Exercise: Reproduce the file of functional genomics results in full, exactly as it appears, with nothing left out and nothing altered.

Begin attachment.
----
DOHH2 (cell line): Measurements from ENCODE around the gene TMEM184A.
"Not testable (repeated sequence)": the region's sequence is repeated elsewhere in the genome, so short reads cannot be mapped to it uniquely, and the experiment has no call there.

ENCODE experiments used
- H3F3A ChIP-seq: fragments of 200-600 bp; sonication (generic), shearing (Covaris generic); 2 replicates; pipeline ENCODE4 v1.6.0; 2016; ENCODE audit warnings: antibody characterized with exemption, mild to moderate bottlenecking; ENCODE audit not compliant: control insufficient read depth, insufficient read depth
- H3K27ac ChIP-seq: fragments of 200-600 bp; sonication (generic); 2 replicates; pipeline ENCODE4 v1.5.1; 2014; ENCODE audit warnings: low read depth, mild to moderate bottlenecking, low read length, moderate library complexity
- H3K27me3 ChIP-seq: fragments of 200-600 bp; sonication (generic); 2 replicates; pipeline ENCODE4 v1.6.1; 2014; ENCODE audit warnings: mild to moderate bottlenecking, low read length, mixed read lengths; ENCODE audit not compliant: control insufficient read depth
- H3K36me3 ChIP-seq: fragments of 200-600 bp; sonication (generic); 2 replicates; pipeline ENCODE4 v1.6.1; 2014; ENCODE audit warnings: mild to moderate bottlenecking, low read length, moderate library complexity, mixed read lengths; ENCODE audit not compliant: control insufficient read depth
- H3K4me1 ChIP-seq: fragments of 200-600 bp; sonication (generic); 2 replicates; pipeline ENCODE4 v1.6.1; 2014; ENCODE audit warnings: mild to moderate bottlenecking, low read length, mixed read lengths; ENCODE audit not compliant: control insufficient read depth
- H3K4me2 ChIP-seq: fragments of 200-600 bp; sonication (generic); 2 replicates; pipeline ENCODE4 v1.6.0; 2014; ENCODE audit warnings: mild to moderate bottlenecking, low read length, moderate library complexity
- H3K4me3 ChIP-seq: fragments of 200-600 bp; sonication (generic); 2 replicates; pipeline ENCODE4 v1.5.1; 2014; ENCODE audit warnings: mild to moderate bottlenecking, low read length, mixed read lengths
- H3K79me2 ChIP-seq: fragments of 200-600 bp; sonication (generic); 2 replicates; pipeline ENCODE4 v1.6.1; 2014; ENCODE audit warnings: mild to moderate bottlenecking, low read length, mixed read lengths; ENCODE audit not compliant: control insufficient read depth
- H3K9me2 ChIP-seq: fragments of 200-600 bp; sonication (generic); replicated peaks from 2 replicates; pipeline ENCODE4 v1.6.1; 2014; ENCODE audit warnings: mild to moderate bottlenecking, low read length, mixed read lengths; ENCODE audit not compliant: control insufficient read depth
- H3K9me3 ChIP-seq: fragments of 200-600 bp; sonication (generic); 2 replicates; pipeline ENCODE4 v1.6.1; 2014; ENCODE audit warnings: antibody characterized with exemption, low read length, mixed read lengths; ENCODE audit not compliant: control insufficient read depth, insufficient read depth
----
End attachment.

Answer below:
DOHH2 (cell line): Measurements from ENCODE around the gene TMEM184A.
"Not testable (repeated sequence)": the region's sequence is repeated elsewhere in the genome, so short reads cannot be mapped to it uniquely, and the experiment has no call there.

ENCODE experiments used
- H3F3A ChIP-seq: fragments of 200-600 bp; sonication (generic), shearing (Covaris generic); 2 replicates; pipeline ENCODE4 v1.6.0; 2016; ENCODE audit warnings: antibody characterized with exemption, mild to moderate bottlenecking; ENCODE audit not compliant: control insufficient read depth, insufficient read depth
- H3K27ac ChIP-seq: fragments of 200-600 bp; sonication (generic); 2 replicates; pipeline ENCODE4 v1.5.1; 2014; ENCODE audit warnings: low read depth, mild to moderate bottlenecking, low read length, moderate library complexity
- H3K27me3 ChIP-seq: fragments of 200-600 bp; sonication (generic); 2 replicates; pipeline ENCODE4 v1.6.1; 2014; ENCODE audit warnings: mild to moderate bottlenecking, low read length, mixed read lengths; ENCODE audit not compliant: control insufficient read depth
- H3K36me3 ChIP-seq: fragments of 200-600 bp; sonication (generic); 2 replicates; pipeline ENCODE4 v1.6.1; 2014; ENCODE audit warnings: mild to moderate bottlenecking, low read length, moderate library complexity, mixed read lengths; ENCODE audit not compliant: control insufficient read depth
- H3K4me1 ChIP-seq: fragments of 200-600 bp; sonication (generic); 2 replicates; pipeline ENCODE4 v1.6.1; 2014; ENCODE audit warnings: mild to moderate bottlenecking, low read length, mixed read lengths; ENCODE audit not compliant: control insufficient read depth
- H3K4me2 ChIP-seq: fragments of 200-600 bp; sonication (generic); 2 replicates; pipeline ENCODE4 v1.6.0; 2014; ENCODE audit warnings: mild to moderate bottlenecking, low read length, moderate library complexity
- H3K4me3 ChIP-seq: fragments of 200-600 bp; sonication (generic); 2 replicates; pipeline ENCODE4 v1.5.1; 2014; ENCODE audit warnings: mild to moderate bottlenecking, low read length, mixed read lengths
- H3K79me2 ChIP-seq: fragments of 200-600 bp; sonication (generic); 2 replicates; pipeline ENCODE4 v1.6.1; 2014; ENCODE audit warnings: mild to moderate bottlenecking, low read length, mixed read lengths; ENCODE audit not compliant: control insufficient read depth
- H3K9me2 ChIP-seq: fragments of 200-600 bp; sonication (generic); replicated peaks from 2 replicates; pipeline ENCODE4 v1.6.1; 2014; ENCODE audit warnings: mild to moderate bottlenecking, low read length, mixed read lengths; ENCODE audit not compliant: control insufficient read depth
- H3K9me3 ChIP-seq: fragments of 200-600 bp; sonication (generic); 2 replicates; pipeline ENCODE4 v1.6.1; 2014; ENCODE audit warnings: antibody characterized with exemption, low read length, mixed read lengths; ENCODE audit not compliant: control insufficient read depth, insufficient read depth